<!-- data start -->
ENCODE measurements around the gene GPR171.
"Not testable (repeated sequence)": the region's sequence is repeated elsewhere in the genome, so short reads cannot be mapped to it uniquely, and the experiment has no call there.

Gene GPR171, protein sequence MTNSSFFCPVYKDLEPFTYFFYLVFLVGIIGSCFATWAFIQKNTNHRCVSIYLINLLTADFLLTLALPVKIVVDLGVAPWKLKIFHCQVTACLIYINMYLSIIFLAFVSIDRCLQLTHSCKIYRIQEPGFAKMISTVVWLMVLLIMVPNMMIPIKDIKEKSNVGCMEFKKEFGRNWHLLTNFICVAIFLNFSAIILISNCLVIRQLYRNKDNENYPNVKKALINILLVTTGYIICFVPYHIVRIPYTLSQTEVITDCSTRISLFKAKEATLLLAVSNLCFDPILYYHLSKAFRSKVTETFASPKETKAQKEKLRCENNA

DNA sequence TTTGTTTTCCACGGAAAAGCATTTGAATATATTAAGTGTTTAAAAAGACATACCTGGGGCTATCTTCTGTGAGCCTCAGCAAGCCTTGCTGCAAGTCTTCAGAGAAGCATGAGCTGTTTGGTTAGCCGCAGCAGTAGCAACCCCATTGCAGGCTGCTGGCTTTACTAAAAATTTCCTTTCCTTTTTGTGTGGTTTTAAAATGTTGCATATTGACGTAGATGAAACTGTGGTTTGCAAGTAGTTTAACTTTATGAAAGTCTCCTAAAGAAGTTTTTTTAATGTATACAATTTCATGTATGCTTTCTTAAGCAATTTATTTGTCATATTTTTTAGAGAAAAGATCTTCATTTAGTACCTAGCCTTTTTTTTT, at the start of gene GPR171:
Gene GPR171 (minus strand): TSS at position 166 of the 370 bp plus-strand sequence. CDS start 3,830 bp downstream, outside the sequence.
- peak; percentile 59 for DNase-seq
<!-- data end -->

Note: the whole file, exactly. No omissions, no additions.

ENCODE measurements around the gene GPR171.
"Not testable (repeated sequence)": the region's sequence is repeated elsewhere in the genome, so short reads cannot be mapped to it uniquely, and the experiment has no call there.

Gene GPR171, protein sequence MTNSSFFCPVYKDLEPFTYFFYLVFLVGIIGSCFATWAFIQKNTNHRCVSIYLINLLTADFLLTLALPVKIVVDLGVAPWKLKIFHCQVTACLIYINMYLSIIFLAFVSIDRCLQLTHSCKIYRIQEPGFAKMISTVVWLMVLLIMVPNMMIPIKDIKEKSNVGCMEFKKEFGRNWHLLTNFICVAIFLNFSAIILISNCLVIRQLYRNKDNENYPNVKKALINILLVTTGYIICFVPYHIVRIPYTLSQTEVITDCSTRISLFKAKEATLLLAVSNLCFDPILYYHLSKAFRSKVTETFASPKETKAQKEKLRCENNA

DNA sequence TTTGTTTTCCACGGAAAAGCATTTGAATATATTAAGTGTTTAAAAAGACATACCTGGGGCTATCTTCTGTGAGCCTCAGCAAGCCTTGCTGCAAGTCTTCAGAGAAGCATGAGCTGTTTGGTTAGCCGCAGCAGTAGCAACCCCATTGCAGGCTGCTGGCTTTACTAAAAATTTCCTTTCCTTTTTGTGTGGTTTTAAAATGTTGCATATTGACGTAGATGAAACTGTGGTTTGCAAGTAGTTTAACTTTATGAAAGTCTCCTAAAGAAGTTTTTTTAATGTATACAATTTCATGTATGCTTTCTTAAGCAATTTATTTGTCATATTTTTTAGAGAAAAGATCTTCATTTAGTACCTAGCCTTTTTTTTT, at the start of gene GPR171:
Gene GPR171 (minus strand): TSS at position 166 of the 370 bp plus-strand sequence. CDS start 3,830 bp downstream, outside the sequence.
- peak; percentile 59 for DNase-seq